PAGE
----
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The Presidency of Dwight Eisenhower, 1953-61
- About this Course
About this Course
In this course, Professor Mark White (Queen Mary, University of London) explores the presidency of Dwight Eisenhower (1953-61). In the first module, we think about Eisenhower’s rise to power and the central aspects of his foreign policy. In the second, we think about his later foreign policy, including: his use of the CIA to overthrow foreign governments in Iran (1953) and Guatemala (1954), the beginnings of US involvement in Vietnam, and his dealings with Nikita Khrushchev and the Soviet Union. In the third module, we think about Eisenhower’s response to the civil rights movement, before turning in the fourth to consider the ways in which American society and culture changed in the 1950s more generally. Finally, in the fifth module, we explore Eisenhower’s changing reputation over the years, thinking in particular about where Eisenhower has been unfairly maligned – and when he has been rightly criticised.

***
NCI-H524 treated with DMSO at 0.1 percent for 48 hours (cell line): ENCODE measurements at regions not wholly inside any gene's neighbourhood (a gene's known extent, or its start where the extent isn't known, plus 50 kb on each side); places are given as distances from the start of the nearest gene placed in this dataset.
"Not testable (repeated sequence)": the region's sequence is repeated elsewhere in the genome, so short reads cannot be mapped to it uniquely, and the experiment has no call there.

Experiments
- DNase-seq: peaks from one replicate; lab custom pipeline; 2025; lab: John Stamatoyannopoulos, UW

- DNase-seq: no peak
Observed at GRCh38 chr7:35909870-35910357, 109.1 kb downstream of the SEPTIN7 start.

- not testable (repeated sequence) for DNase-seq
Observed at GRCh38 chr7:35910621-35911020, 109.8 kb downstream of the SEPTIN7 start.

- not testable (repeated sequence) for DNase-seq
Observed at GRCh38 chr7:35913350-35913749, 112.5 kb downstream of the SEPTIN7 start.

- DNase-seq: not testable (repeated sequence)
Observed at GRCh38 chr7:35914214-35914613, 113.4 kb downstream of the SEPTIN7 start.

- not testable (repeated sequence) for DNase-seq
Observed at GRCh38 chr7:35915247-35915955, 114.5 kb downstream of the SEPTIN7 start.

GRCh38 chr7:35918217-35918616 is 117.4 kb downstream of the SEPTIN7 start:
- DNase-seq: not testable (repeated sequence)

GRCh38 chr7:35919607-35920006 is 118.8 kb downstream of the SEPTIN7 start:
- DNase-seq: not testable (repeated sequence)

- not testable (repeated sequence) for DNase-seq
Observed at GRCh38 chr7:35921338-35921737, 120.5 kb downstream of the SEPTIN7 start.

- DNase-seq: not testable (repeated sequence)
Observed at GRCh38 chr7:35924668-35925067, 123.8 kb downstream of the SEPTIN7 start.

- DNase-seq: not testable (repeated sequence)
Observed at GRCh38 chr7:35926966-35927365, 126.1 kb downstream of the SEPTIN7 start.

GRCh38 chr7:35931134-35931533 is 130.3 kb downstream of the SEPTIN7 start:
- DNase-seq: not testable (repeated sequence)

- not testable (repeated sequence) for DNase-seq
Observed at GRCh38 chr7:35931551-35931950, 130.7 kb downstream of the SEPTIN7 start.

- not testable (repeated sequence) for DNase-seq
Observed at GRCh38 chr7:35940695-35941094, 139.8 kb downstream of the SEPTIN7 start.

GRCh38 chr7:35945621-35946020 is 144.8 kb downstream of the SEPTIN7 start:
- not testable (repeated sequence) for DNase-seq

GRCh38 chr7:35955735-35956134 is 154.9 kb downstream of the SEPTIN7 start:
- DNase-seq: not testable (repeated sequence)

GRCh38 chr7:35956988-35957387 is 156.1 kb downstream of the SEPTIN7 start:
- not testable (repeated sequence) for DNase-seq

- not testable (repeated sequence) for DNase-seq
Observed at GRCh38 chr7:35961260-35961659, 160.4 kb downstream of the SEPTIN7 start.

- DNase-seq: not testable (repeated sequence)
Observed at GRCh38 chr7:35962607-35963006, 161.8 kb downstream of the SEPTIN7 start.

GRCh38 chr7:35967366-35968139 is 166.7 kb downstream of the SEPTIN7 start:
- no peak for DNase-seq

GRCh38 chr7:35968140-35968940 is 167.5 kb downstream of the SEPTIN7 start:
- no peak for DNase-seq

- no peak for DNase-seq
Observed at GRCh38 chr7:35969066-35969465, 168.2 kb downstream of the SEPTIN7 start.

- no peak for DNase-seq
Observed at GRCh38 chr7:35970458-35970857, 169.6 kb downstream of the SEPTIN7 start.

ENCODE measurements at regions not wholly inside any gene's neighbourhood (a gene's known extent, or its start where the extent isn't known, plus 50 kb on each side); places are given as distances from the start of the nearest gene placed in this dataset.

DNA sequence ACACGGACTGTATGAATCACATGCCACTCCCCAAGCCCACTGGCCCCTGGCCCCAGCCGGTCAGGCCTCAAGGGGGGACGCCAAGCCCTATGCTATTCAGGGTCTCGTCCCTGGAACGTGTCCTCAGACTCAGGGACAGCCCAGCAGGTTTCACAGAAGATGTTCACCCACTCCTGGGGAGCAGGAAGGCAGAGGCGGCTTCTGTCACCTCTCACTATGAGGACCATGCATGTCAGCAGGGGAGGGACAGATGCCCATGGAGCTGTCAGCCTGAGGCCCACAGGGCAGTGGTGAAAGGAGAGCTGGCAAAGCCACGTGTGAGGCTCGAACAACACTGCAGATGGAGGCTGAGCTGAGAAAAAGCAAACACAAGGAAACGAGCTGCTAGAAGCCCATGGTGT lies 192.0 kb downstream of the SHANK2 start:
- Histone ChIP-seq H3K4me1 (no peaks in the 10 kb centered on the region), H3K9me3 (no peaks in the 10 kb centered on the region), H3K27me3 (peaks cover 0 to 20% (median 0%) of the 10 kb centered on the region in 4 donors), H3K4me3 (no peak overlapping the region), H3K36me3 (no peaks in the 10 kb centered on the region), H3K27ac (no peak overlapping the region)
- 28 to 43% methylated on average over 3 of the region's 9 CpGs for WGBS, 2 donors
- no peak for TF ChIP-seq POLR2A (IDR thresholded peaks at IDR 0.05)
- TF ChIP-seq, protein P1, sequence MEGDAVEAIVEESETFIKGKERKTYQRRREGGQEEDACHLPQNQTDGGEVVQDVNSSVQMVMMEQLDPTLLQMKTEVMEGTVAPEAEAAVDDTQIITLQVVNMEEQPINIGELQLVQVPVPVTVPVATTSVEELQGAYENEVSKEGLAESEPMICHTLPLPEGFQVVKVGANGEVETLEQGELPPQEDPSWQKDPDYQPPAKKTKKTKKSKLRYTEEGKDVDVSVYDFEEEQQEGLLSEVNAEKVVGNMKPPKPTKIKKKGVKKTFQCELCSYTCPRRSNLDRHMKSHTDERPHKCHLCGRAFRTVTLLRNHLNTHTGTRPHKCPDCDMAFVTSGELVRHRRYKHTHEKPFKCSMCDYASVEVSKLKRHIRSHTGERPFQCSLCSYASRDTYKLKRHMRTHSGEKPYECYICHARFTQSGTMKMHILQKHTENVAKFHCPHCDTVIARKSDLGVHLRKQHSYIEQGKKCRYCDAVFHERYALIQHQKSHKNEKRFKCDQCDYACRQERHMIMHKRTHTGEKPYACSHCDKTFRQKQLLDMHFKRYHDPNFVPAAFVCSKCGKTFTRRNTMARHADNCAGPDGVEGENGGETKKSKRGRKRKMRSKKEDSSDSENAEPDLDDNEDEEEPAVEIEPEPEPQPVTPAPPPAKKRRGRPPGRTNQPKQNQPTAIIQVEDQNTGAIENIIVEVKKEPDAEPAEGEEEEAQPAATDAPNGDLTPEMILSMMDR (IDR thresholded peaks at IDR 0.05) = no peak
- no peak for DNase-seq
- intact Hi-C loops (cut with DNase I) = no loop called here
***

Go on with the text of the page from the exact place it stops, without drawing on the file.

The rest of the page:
Mark White is Professor of History at Queen Mary, University of London, specialising in US foreign policy in the Cold War and the US presidency since 1945. His recent publications include Against the President: Dissent and Decision-Making in the White House (2007) and The Presidency of Bill Clinton: The Legacy of a New Domestic and Foreign Policy (2012)